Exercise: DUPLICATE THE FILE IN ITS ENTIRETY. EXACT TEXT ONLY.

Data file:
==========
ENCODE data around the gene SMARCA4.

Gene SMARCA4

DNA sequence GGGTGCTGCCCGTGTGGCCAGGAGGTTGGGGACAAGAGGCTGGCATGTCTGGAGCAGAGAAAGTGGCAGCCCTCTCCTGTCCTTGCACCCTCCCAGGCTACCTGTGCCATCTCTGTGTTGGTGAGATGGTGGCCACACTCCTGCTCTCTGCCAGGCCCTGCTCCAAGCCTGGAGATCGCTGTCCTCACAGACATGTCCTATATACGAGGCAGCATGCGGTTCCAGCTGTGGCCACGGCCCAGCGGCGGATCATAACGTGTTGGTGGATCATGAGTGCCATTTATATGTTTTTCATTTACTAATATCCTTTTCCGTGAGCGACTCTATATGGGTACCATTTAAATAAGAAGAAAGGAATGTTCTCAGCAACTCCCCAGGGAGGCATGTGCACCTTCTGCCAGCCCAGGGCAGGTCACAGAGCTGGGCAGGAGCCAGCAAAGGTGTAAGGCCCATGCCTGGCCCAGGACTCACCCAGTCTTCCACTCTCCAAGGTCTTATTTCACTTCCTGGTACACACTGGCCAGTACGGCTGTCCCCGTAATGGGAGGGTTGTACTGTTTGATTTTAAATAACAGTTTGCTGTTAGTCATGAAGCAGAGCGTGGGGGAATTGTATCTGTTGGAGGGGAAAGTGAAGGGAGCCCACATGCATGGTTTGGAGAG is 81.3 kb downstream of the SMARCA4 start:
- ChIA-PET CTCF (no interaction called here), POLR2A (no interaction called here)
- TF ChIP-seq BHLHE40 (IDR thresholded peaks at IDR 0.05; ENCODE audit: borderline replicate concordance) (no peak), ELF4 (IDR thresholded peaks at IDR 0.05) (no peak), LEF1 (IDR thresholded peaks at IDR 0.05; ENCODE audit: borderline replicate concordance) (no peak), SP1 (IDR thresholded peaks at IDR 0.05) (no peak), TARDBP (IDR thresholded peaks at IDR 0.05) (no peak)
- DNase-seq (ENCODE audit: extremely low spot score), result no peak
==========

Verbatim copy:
ENCODE data around the gene SMARCA4.

Gene SMARCA4

DNA sequence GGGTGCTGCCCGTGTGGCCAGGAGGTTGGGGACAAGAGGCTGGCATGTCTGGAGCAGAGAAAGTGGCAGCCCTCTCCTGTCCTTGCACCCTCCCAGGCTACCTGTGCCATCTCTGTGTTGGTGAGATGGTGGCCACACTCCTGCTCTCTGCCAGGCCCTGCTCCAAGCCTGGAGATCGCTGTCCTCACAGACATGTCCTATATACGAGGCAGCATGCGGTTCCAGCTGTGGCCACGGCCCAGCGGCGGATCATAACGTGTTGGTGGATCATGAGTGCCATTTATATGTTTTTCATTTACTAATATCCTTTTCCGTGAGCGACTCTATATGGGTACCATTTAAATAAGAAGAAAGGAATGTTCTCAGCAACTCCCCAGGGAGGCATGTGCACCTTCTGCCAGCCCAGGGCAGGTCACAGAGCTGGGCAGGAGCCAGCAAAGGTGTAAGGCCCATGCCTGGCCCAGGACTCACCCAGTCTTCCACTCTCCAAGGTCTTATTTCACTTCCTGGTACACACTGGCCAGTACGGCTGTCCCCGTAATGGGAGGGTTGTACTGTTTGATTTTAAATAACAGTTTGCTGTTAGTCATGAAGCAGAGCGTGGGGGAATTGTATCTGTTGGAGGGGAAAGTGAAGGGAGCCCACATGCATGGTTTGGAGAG is 81.3 kb downstream of the SMARCA4 start:
- ChIA-PET CTCF (no interaction called here), POLR2A (no interaction called here)
- TF ChIP-seq BHLHE40 (IDR thresholded peaks at IDR 0.05; ENCODE audit: borderline replicate concordance) (no peak), ELF4 (IDR thresholded peaks at IDR 0.05) (no peak), LEF1 (IDR thresholded peaks at IDR 0.05; ENCODE audit: borderline replicate concordance) (no peak), SP1 (IDR thresholded peaks at IDR 0.05) (no peak), TARDBP (IDR thresholded peaks at IDR 0.05) (no peak)
- DNase-seq (ENCODE audit: extremely low spot score), result no peak